Finally, the defendant claims that he was deprived of his rights to an impartial tribunal and a fair trial when the trial court made comments in front of the jury that bolstered the credibility of the victim. We do not agree.
The following additional facts are relevant to our discussion. The state called J as a witness during the trial. When the state asked J where on her body the defendant had touched her, J was unwilling or unable to respond verbally, and was instead allowed to write certain anatomical terms on a piece of paper. When J failed to respond verbally to one such question, the trial court told J, “Take your time; I know this is difficult” and “You don't have to be nervous.” Later in J's testimony, the court again told her, “I know it's difficult for you” and “I know this was very difficult.”6 All of these statements were made in front of the jury. The defendant did not object to them during the trial. He argues on appeal that these statements deprived him of a fair trial and impartial tribunal because they bolstered J's credibility. According to the defendant, the court's comments conveyed to the jury that it believed J's allegations because the only reason it would be “difficult” for her to testify was if the allegations were true. “[I]n showing compassion to a witness and empathizing with the great difficulty which she had in testifying about her ordeal,” the defendant argues, “[the court] blatantly enhanced her credibility in the minds of the jury.” As the defendant did not object to the court's statements at trial, he pursues relief under State v. Golding, supra, 213 Conn. 233. We do not find the defendant's argument persuasive.
“To prevail on his unpreserved constitutional claim, the defendant must satisfy all four conditions set forth in Golding. He must show that (1) the record is adequate to review the alleged claim of error; (2) the claim is of constitutional magnitude alleging the violation of a fundamental right; (3) the alleged constitutional violation ․ exists and ․ deprived the defendant of a fair trial; and (4) if subject to harmless error analysis, the state has failed to demonstrate harmlessness of the alleged constitutional violation beyond a reasonable doubt. ․ Failure to satisfy any of the four conditions will cause the defendant's claim to fail. ․ The appellate tribunal is free, therefore, to respond to the defendant's claim by focusing on whichever condition is most relevant in the particular circumstances.” (Citations omitted; internal quotation marks omitted.) State v. Eason, 116 Conn. App. 601, 603–604, 976 A.2d 797, cert. denied, 294 Conn. 902, 982 A.2d 646 (2009); see also In re Yasiel R., 317 Conn. 773, 781, 120 A.3d 1188 (2015) (modifying third prong of Golding). In the present case, we conclude that the record is adequate to review the claim and that the claim is of constitutional magnitude alleging violation of a fundamental right. We therefore proceed to Golding's third prong.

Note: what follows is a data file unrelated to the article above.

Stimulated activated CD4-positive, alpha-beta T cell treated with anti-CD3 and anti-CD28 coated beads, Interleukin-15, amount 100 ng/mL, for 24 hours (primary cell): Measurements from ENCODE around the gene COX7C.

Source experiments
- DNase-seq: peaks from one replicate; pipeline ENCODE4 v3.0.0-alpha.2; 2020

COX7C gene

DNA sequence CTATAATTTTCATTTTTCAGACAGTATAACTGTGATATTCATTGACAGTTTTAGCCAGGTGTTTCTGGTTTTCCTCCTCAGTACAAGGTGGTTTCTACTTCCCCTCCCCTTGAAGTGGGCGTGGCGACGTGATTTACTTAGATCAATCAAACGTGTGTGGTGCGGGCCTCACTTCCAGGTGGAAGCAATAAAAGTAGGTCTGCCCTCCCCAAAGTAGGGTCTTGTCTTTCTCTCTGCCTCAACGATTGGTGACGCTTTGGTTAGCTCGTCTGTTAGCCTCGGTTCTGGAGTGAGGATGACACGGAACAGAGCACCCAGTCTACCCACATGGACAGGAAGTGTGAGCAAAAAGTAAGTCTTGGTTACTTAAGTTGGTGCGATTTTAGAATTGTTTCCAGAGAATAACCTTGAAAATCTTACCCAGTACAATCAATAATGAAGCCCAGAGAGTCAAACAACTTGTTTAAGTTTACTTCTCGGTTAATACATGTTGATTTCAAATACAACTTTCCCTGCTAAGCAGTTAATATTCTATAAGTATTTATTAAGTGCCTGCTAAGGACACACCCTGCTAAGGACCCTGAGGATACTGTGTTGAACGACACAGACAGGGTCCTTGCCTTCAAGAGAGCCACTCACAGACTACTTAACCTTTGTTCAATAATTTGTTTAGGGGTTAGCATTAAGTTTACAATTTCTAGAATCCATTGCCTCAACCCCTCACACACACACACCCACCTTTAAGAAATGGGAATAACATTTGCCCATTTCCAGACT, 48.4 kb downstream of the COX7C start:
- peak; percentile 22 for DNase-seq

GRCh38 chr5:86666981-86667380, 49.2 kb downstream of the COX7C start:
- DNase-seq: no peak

The following legal principles pertaining to the judge's role in conducting a criminal trial guide our analysis. “While no precise theorem can be laid down, we have held that it is proper for a trial court to ․ [intervene] where the witness is embarrassed, has a language problem or may not understand a question.” (Internal quotation marks omitted.) State v. Iban C., 275 Conn. 624, 652, 881 A.2d 1005 (2005); see also State v. Graham, 21 Conn. App. 688, 692–93, 575 A.2d 1057 (“[a] trial court has a discretionary right to intervene in the examination of witnesses where such intervention is necessary to clarify confusing testimony, restrain an obstreperous witness, or elucidate a witness' understanding of a question”), cert. denied, 216 Conn. 805, 577 A.2d 1063 (1990). “If the judge chooses to intervene in a criminal trial, such intervention must reach a significant extent and be adverse to the defendant to a substantial degree before risking impaired functioning of the finder of fact or the appearance of an impartial judge.” (Emphasis added; internal quotation marks omitted.) State v. Eason, supra, 116 Conn. App. 605.
While there are perhaps more neutral ways of obtaining cooperation from a reluctant witness whose testimony is key to the case than stating “I know this is difficult” and “You don't have to be nervous” in the presence of the jury, we cannot say that such statements were so significant, and the harm to the defendant so substantial, as to deprive the defendant of a fair trial and an impartial tribunal. In our view, the court's statements did not imply that the court found J a credible witness or that the defendant had done anything wrong, but were, rather, an attempt by the court to elicit testimony from a young witness who was noticeably nervous while testifying. Moreover, in its instructions to the jury, the court cured any potential misapprehensions by stating that “[y]ou should not be influenced by my actions during the trial ․ in questions to witnesses ․ You are not to take my actions as any indication of my opinion as to how you should determine the issues of fact.” As previously explained, “[t]he jury [is] presumed to follow the court's directions in the absence of a clear indication to the contrary.” (Internal quotation marks omitted.) State v. Negron, supra, 221 Conn. 331. Consequently, we conclude that these comments did not deprive the defendant of his rights to a fair trial and an impartial tribunal.